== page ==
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Wednesday, September 11, 2013

Special Topics in Calamity Physics by Marisha Pessl

Special Topics in Calamity Physicsis a super-literate, dense but highly readable first novel.  It's a coming-of-age tale, a gentle romance, a murder mystery, and a whole lot more.  Blue van Meers is the sixteen-year-old daughter of a peripatetic single father, who decides to accept a year-long position as a professor of Political Science so that Blue can spend her senior year in one school, a highly regarded prep school.  Blue quickly becomes enraptured by a mysterious, fascinating teacher and her little cluster of over-privileged students/groupies.

Actually, trying to summarize the plot is difficult because there is so much going on.  We learn in the first chapter that the teacher commits suicide during the year (or was murdered), a death that overshadows the whole book.  But Blue also struggles with the social hierarchy of the school and with the supposed "friends" she spends all of her time with, a world completely alien to the highly intellectual, insular world her father raised her in.  Then, of course, there is the relationship with her father -- he doesn't like her new bourgeois lifestyle at all, while she slowly realizes that he is not the paragon she thought he was.

What ties these story lines together is Blue herself, specifically her growing up, if that makes sense.  Blue is an undeniably intelligent girl, and capable of great insight into the people around her; but she is also a teenager, with all that that entails -- self-absorbed, clueless, smug, blind to the faults of those she admires, willing to overlook the obvious in favor of what she wants to be true.  She is more than strong enough to overcome the (admittedly extreme) trials she suffers her senior year, but it is still vicariously painful to see her learn about frenemies, fickle teenage boys, and fallible fathers.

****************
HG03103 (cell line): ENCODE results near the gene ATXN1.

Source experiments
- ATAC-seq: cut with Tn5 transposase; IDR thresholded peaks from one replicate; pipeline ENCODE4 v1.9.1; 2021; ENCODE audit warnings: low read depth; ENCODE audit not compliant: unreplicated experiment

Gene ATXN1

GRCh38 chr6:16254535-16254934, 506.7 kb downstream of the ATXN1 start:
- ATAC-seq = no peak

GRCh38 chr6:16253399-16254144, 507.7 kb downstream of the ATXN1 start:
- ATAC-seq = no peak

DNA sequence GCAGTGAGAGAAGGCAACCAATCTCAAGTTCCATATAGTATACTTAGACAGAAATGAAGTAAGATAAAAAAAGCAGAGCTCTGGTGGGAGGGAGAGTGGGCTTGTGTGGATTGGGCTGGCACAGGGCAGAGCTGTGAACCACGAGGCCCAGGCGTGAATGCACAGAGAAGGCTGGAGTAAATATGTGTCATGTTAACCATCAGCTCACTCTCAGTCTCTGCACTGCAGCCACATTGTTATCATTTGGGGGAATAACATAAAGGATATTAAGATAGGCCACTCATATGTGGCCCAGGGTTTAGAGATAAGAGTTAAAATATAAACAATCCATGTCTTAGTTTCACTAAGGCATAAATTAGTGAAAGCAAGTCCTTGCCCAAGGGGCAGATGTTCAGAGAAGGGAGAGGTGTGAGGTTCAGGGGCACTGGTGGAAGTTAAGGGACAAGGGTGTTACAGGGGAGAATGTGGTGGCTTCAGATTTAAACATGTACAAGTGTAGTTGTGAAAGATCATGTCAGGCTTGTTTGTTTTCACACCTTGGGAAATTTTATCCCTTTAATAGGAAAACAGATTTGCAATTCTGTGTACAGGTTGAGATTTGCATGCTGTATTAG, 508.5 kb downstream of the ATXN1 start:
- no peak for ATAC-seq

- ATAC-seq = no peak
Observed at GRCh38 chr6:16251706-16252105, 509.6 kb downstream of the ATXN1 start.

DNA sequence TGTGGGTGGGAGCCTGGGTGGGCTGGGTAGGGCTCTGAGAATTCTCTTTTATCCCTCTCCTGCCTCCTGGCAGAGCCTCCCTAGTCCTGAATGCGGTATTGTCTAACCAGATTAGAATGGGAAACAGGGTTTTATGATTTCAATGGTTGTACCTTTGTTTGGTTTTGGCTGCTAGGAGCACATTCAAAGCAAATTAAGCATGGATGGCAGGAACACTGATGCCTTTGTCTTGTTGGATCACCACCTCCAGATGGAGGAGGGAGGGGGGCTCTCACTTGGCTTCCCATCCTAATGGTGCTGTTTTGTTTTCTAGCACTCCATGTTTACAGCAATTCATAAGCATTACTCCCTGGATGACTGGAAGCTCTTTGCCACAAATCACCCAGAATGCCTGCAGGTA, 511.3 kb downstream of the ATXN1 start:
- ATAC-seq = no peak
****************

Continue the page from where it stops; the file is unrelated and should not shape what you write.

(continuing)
This book is also tremendously, overtly literate.  Narrated by Blue, it purports to be a syllabus, with each chapter named after a major literary work that thematically suits the events she describes.  She peppers her story with reference after reference to books, articles, research papers, scholarly concepts, films, and so on (only some of these references are "real"); there's even a final exam at the back of the book for us to fill out.  It's not just a narrative trick by Pessl; this style suits Blue perfectly, because a lot of her self-image is wrapped up in her intellectual abilities, much like her father.  Fortunately, she has a level of humility and insight (true insight, not the superficial insight her father is so enamored of) that keeps her from becoming unbearable.  It's a real pleasure to see this unusual girl grow up.

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